A Play-Based, Child-Led Home Tour: Amber of The Playful Learner
This week I interviewed Amber of The Playful Learner. I've admired Amber's approach to setting up her home and her creative activities that she posts on Instagram. The thing that stands out for me is how thoughtful and authentic she seems. I love that she takes what works best for her and her family, including a minimalist approach to toys and activities, and ignores what doesn't work. Her suggestions for a child-friendly home for the whole family are realistic and attainable. I really hope you enjoy this play-based, child-led (with a sprinkle of Montessori inspiration) home tour and interview!
Tell me about yourself...
Hello! I’m Amber! I’m a former preschool teacher, current part-time elementary art teacher currently staying home with my little guys. I blog at ThePlayfulLearner.com / @ThePlayfulLearner on IG. How old are your children?
Solomon is 3 and Apollo is 1
What is your experience with Montessori and has the philosophy influenced your parenting at all?
I spent about 8 of my 10 years as a preschool teacher in Montessori classrooms! Although I am not Montessori trained, and I’m not 100% on the Montessori bandwagon, I think Maria Montessori was a genius and I completely respect her methods. I have taken quite a bit of the Montessori method into how I am as a teacher and mom. How have you created a Prepared Environment in your home?
Not completely, but in some areas I have. Our toy shelves are definitely set up more like a Montessori classroom than some homes, and we have floor beds for our boys (we never had cribs). I try to make most of the home safe and accessible to them in a way that I believe to be Montessorian.
shared bedroom with floor beds
What are your top 3 activities to do with your children or to watch your children do?
We love baking together. My older son loves anything reading or trucks, and my younger son loves anything musical. My favorite is when they play together! My 1 year old is starting to talk a little more, so my 3 year old is more interested in letting him in on play.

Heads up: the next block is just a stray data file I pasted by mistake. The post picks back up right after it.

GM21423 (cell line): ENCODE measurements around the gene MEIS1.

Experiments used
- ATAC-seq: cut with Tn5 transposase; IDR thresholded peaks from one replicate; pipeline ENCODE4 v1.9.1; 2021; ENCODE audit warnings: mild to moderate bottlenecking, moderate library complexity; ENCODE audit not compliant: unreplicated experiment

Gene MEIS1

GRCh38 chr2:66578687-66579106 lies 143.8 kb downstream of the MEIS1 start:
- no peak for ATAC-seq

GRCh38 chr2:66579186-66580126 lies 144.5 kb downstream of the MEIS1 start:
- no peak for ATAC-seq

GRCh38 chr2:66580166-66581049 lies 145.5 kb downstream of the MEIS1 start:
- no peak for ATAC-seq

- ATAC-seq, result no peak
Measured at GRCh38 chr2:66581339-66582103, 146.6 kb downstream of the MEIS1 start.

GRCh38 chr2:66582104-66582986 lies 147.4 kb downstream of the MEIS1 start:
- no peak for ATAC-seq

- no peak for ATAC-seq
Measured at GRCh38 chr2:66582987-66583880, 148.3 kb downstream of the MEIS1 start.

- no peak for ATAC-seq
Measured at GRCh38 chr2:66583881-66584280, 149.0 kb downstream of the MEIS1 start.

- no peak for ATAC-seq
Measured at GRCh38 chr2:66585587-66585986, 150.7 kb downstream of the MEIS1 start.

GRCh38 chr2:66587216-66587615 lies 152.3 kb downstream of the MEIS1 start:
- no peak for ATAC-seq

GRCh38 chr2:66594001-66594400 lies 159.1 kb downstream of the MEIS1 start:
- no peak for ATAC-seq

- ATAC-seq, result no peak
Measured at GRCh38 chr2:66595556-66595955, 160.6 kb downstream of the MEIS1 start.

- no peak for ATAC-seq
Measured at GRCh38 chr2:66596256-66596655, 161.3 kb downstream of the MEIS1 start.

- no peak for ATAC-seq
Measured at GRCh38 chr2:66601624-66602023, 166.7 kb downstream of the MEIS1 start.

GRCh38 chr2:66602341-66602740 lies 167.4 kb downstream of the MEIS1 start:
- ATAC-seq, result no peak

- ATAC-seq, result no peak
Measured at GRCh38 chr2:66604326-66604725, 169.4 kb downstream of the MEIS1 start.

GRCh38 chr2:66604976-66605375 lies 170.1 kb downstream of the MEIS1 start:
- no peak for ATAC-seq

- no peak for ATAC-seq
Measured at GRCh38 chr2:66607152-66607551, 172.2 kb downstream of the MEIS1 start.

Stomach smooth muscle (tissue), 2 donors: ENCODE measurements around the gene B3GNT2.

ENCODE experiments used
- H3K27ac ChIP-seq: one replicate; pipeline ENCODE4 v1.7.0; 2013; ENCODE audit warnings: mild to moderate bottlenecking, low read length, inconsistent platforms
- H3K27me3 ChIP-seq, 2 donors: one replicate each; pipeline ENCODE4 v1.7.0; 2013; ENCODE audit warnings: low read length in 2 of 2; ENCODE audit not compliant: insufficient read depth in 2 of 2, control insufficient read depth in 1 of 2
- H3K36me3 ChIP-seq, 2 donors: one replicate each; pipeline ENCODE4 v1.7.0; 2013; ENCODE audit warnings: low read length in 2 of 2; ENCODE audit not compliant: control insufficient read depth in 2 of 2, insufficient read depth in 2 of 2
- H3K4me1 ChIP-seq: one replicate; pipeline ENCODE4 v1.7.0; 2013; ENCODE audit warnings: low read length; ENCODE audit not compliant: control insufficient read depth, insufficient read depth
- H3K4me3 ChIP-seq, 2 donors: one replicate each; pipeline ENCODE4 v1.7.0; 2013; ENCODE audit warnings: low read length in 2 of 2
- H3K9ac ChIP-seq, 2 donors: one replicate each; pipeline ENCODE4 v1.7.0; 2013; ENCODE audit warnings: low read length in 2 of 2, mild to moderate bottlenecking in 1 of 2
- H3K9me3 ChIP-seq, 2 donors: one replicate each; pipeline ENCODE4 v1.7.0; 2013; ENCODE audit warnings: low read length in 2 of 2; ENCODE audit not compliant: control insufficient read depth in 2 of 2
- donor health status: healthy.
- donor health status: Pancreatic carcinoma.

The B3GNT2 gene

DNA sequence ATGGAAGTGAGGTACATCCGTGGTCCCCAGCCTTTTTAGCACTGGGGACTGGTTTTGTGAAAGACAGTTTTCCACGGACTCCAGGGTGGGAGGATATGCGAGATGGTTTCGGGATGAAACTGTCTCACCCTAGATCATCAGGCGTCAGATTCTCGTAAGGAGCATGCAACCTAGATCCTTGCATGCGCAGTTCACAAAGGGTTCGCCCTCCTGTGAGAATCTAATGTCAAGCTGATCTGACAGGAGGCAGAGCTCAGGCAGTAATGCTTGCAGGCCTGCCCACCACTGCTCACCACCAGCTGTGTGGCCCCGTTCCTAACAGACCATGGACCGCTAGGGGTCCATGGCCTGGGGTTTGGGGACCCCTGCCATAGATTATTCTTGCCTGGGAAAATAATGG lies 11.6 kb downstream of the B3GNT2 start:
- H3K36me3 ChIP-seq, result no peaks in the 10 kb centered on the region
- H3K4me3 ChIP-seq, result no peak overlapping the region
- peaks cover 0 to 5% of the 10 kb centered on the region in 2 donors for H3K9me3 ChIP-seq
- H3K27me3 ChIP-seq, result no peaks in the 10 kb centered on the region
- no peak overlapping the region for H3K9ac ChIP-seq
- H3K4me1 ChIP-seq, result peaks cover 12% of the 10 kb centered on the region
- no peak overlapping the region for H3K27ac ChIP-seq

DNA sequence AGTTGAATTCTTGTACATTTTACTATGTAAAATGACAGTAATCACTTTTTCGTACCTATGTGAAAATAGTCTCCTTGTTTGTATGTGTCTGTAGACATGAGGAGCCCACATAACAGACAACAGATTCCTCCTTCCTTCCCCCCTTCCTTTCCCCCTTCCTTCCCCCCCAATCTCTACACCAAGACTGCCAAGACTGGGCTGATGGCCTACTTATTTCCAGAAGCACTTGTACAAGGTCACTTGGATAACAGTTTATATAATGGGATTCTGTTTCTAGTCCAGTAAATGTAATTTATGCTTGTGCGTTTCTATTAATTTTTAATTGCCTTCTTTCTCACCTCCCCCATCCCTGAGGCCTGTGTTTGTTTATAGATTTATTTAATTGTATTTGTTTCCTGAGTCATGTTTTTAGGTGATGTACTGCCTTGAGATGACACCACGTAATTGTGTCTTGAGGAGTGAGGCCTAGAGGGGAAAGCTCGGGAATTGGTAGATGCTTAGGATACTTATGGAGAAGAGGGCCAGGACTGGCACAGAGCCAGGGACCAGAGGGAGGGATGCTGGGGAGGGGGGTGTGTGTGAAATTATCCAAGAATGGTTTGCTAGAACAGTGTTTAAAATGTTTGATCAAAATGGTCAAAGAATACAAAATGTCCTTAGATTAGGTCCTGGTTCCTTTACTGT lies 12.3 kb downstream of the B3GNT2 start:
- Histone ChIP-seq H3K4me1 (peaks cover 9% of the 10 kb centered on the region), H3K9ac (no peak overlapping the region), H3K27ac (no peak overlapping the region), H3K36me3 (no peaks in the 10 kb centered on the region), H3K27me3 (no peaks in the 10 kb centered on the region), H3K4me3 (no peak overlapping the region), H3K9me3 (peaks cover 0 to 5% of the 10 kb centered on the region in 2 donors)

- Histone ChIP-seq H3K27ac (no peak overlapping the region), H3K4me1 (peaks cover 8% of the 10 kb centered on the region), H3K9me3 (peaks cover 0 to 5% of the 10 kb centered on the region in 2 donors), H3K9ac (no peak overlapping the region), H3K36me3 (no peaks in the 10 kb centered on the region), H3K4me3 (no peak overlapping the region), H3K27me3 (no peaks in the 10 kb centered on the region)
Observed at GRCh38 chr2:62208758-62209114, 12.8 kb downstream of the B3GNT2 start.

How do you deal with toy/activity/material storage and rotation?
We have a couple shelves that have their current selection of toys, set up in an accessible way. I switch it up once or twice a month depending on their interests. I find that if it’s starting to get messier, it probably means that they’re bored and need a refresher. The toys not out are in the dresser that our TV sits on, and the arts and sensory materials are in a cupboard in the laundry room (Just in case one of the little ones figures out how to open that dresser, I don’t want glitter and moon sand scattered everywhere!)
piano in playroom
What is your favourite part of your child’s play/work space?
A few months ago we switched the location of our play area (traded spaces with the dining room) and I’m so happy with the change! My favorite part is that now there are 2 windows in their play area. That natural light makes a world of difference, I think. I also love that our piano is in their playroom. My husband plays and it's nice to have him playing piano while they play. Talk a little bit about your homeschooling philosophy...how do you decide what to teach? Have you run into any roadblocks?